Of these 34 groups, 12 were anti-LGBTQ, 12 anti-Muslim, eight anti-immigrant, one white nationalist, and one radical traditional Catholic.
Goldman Sachs Philanthropy Fund was the only donor-advised fund not to donate to any hate groups.
These donor-advised funds provide individual donors with accounts and contribute their money to the nonprofits of the donors’ choice. This allows donors to remain anonymous by eliminating paper trails at the IRS and the organizations receiving the funds.
The Alliance Defending Freedom (ADF), an anti-LGBTQ group, received the most money from these anonymous donors, getting $2.7 million from 2014 to 2017. ADF has been behind many of the largest anti-LGBTQ court cases in the country. They represented Jack Phillips in 2017 after he discriminated against gay couples in his bakery.
More recently, ADF sued New York City for banning gay conversion therapy and filed a complaint on behalf of a young girl who claimed she was sexually harassed by a gender fluid child in school who was allowed by the school district’s policy to use the girls’ bathroom. The claims were reportedly investigated by the school and found “unfounded.”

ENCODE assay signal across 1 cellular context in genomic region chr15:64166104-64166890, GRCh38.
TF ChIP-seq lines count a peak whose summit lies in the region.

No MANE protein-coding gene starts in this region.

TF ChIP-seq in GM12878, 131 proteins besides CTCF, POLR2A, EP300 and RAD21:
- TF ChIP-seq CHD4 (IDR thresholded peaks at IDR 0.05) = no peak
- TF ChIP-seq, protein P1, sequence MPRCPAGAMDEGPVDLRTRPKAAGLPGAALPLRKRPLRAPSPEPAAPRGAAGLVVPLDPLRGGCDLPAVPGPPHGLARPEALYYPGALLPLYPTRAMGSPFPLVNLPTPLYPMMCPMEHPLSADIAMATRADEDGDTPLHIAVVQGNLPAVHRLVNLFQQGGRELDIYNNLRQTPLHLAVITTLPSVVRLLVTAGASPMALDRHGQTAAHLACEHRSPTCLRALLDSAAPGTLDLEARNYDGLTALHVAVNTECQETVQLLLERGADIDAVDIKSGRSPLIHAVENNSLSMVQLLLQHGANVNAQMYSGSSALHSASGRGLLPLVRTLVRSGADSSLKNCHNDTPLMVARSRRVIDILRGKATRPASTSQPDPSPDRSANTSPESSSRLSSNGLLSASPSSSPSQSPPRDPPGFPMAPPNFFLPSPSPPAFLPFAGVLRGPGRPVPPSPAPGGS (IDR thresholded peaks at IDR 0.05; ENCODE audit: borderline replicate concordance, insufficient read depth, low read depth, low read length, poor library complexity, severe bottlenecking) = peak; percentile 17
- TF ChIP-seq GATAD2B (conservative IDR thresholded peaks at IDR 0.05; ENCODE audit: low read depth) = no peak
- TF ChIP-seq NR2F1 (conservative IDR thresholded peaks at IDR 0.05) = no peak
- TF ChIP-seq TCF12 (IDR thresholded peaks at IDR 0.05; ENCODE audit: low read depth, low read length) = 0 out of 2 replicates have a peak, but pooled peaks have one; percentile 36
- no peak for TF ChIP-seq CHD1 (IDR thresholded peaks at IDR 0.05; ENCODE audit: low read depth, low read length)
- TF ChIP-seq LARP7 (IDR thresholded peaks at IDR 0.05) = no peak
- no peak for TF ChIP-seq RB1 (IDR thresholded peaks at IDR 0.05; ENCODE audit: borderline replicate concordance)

“Ultimately, these [donor-advised fund] companies are serving as pass-throughs to hate groups,” said Heidi Beirich, the director of the Intelligence Project at SPLC. “There’s no way around it.”
Rebba Moffett, the chief strategic planning officer of Vanguard Charitable, told Sludge that the company is “cause-neutral.”
“We believe that philanthropy can best increase the public good when a variety of ideas, views, and projects are supported by philanthropic dollars,” Moffett said. “Vangaurd Charitable donors hold a variety of views across the political spectrum, and as such Vanguard Charitable supports organizations which may be on opposing sides of issues/debates.”